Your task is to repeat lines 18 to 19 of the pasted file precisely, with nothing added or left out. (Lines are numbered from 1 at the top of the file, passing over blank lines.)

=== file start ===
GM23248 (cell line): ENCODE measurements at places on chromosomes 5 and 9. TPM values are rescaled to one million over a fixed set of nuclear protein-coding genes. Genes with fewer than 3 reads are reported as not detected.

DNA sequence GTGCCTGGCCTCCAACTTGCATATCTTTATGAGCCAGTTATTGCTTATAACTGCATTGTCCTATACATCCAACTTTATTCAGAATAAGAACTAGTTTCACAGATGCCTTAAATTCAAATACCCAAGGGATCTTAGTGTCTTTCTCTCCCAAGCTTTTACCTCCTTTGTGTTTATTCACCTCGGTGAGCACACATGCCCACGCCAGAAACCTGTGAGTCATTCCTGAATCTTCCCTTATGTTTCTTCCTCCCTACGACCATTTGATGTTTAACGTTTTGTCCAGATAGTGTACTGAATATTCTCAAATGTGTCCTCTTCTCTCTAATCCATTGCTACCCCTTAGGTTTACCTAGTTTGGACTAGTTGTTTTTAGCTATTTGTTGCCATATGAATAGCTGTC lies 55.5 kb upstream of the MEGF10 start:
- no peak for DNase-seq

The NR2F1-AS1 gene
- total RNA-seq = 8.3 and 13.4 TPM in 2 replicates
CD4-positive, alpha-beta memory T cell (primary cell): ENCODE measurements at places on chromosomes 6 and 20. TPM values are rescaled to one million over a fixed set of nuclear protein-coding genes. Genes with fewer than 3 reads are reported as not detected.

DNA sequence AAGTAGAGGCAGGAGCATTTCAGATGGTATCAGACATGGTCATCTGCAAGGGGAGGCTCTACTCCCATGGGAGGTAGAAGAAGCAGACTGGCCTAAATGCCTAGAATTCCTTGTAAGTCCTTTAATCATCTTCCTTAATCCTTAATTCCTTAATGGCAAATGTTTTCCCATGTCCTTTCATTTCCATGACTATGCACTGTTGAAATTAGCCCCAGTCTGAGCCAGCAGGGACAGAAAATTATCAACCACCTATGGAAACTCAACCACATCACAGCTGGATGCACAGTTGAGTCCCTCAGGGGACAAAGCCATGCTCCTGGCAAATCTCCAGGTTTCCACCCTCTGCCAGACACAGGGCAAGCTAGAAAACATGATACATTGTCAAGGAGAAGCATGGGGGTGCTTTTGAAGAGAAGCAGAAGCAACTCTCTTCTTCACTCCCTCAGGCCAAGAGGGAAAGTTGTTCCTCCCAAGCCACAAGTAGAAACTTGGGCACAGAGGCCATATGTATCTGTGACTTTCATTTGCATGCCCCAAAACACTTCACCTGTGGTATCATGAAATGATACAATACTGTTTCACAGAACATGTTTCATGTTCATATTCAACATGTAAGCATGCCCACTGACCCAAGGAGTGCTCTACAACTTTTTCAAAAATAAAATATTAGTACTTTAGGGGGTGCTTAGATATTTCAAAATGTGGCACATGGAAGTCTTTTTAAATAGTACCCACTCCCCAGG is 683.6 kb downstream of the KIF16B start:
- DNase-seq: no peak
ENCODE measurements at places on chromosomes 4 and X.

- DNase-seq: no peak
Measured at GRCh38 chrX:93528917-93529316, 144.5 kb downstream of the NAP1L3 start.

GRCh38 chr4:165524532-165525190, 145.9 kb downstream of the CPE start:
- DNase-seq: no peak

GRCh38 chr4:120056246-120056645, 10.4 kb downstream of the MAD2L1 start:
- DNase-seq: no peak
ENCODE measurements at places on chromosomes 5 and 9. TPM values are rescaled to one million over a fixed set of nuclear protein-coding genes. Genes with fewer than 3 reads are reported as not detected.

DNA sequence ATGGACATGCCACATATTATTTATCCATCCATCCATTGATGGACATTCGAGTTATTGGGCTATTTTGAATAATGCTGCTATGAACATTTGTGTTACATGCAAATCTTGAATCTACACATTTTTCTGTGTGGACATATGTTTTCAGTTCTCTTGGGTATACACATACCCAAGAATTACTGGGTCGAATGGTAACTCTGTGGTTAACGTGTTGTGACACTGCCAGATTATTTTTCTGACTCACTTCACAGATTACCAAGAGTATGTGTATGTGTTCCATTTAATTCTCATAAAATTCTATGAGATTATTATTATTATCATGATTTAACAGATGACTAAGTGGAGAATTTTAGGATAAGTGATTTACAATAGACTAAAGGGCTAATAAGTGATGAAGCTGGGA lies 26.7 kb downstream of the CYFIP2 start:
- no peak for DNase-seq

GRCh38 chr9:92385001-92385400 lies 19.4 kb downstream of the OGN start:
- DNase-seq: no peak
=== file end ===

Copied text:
- no peak for DNase-seq

GRCh38 chr9:92385001-92385400 lies 19.4 kb downstream of the OGN start: